Inmigrants and outmigrants for states include only those people who did not live in the same state at both dates; that is, they exclude people who moved between counties within the same state. Thus, the sum of the inmigrants to (or outmigrants from) all counties in any state is greater than the number of inmigrants to (or outmigrants from) that state. However, in the case of net migration, the sum of the nets for all the counties within a state equals the net for the state. In the same fashion, the net migration for a division or region equals the sum of the nets for the states comprising that division or region, while the number of inmigrants and outmigrants for that division or region is less than the sum of the inmigrants or outmigrants for the individual states.

The number of people who were living in a different house 5 years earlier is somewhat less than the total number of moves during the 5-year period. Some people in the same house at the two dates had moved during the 5-year period but by the time of the census had returned to their 1995 residence. Other people who were living in a different house had made one or more intermediate moves. For similar reasons, the number of people living in a different county, metropolitan area, or state, or the number moving between nonmetropolitan areas, may be understated.

Comparability
Similar questions were asked on all previous censuses beginning in 1940, except the questions in 1950 referred to residence 1 year earlier rather than 5 years earlier. Although the questions in the 1940 census covered a 5-year period, comparability with that census is reduced somewhat because of different definitions and categories of tabulation. Comparability with the 1960 and 1970 censuses is also somewhat reduced because nonresponse was not imputed in those earlier censuses.

Similar questions were asked on all previous Puerto Rico censuses beginning in 1940, except the questions in 1950 referred to residence 1 year earlier rather than 5 years earlier. Nonresponse, if not assigned based on information from other family members, was not imputed in those earlier censuses.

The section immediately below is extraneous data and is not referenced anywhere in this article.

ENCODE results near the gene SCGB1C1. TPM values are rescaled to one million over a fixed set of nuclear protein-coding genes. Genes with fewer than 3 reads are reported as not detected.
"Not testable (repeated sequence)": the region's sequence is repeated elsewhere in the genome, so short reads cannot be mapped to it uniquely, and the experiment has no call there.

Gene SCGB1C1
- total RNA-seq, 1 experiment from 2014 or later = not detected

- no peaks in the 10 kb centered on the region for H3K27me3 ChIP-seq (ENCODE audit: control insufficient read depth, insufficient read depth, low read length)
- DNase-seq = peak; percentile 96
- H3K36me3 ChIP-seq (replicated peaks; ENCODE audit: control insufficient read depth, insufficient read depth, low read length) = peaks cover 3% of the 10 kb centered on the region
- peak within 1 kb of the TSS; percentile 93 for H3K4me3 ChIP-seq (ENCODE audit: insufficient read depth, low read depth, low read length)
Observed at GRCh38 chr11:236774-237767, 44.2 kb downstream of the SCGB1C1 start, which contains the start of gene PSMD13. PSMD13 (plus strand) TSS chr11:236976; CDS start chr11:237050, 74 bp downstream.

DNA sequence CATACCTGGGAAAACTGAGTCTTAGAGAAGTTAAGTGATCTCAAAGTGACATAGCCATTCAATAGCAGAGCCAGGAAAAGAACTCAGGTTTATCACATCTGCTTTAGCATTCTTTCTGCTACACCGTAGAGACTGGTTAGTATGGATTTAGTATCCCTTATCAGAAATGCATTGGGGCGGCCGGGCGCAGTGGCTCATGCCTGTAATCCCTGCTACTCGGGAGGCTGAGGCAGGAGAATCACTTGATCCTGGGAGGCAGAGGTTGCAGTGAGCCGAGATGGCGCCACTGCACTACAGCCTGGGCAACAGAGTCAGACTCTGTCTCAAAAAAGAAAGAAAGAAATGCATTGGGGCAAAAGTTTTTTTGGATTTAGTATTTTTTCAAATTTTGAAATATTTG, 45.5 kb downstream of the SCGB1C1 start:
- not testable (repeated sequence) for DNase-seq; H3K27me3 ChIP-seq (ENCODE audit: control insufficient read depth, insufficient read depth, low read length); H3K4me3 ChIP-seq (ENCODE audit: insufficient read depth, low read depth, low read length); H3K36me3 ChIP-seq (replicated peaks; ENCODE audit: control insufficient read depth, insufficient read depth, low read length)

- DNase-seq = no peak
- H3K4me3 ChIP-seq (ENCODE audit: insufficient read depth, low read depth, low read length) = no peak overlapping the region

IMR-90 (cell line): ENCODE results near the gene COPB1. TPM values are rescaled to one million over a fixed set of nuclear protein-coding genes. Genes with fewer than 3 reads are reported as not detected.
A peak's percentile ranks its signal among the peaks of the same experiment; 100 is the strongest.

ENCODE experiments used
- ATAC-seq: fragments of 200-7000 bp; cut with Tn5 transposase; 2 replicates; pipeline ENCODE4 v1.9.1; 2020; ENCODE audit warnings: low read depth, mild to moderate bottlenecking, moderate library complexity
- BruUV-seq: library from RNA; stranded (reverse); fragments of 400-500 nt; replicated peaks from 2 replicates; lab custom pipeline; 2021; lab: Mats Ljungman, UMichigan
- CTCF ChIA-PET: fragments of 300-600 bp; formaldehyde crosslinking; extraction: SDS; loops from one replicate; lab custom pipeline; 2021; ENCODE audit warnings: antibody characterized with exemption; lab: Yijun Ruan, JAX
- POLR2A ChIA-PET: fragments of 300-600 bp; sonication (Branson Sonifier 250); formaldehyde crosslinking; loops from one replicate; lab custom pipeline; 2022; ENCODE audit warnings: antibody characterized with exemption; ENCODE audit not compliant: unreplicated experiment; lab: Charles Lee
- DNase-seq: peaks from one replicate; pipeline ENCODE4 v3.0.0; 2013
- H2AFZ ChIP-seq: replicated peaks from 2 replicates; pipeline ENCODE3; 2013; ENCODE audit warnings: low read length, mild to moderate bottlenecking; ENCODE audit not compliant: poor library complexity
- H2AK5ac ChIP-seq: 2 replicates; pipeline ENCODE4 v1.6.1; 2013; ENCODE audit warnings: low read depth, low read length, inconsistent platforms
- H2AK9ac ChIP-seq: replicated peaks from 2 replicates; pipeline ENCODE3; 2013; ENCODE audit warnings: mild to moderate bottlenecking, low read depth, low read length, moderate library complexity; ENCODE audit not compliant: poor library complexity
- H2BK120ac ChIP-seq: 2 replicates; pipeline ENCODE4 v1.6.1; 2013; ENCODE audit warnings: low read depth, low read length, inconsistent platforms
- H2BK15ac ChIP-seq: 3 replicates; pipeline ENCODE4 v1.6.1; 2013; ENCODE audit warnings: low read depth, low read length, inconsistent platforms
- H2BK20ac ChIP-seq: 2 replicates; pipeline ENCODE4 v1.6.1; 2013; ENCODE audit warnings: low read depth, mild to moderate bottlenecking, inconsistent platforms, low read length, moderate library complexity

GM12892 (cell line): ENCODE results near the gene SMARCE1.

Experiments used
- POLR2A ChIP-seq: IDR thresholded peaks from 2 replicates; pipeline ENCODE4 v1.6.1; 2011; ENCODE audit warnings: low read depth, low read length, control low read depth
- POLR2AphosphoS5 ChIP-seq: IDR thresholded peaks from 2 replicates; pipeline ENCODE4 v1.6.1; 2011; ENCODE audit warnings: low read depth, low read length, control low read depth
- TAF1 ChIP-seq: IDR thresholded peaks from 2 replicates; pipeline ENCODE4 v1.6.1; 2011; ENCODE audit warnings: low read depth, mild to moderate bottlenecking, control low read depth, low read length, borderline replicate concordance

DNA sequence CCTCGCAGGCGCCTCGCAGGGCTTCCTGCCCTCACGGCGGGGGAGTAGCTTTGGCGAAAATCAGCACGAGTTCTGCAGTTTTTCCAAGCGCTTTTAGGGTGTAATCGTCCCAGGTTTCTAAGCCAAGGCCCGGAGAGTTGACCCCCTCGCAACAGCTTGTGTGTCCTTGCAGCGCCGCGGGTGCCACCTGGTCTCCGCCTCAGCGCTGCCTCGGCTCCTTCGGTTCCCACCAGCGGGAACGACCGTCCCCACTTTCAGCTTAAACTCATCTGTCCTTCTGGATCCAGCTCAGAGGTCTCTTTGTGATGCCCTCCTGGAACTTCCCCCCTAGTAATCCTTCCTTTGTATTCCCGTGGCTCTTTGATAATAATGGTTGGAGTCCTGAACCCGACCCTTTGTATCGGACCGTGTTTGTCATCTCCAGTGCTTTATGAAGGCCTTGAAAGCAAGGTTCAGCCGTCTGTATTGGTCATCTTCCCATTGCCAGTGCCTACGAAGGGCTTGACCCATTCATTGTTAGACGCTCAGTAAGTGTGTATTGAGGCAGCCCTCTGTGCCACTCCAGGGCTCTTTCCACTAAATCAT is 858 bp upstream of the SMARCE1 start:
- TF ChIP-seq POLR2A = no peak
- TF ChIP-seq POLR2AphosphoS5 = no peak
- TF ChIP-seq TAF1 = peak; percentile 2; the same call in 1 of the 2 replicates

For the 1980 and 1990 censuses, nonresponse was imputed in a manner similar to Census 2000, except that Census 2000 was the first to impute a specific city or town of previous residence within the United States or a specific foreign country. In 1980 and 1990, only state and county (or state, county, and minor civil division in the Northeast) were imputed; people who were abroad 5 years earlier were tabulated as "abroad, country not specified" rather than being imputed to a specific country.

If residence was in the United States in 2000 but in Puerto Rico in 1995, then a specific city or town was not imputed for nonresponse. For residents of Puerto Rico in 2000, a specific city or town was imputed for nonresponse if they lived in a different residence in Puerto Rico in 1995 or if they lived in the United States in 1995.

Excerpt from: Social Explorer, U.S. Census Bureau; 2000 Census of Population and Housing, Summary File 3: Technical Documentation, 2002.
 
State (or Statistically Equivalent Entity)
States are the primary governmental divisions of the United States. The District of Columbia is treated as a statistical equivalent of a state for data presentation purposes. For Census 2000, the U.S. Census Bureau also treats a number of entities that are not legal divisions of the United States as statistically equivalent to a state: American Samoa, the Commonwealth of the Northern Mariana Islands, Guam, Puerto Rico, and the Virgin Islands of the United States.

Each state and statistically equivalent entity is assigned a two-digit numeric Federal Information Processing Standards (FIPS) code in alphabetical order by state name, followed in alphabetical order by Puerto Rico and the Island Areas. Each state and statistically equivalent entity also is assigned a two-letter FIPS/U.S. Postal Service code and a two-digit census code. The census code is assigned on the basis of the geographic sequence of each state within each census division; the first digit of the code identifies the respective division, except for Puerto Rico and the Island Areas, which are not assigned to any region or division. The census regions, census divisions, and their component states are listed in Figure A-3.

Excerpt from: Social Explorer, U.S. Census Bureau; 2000 Census of Population and Housing, Summary File 3: Technical Documentation, 2002.
 
County (or Statistically Equivalent Entity)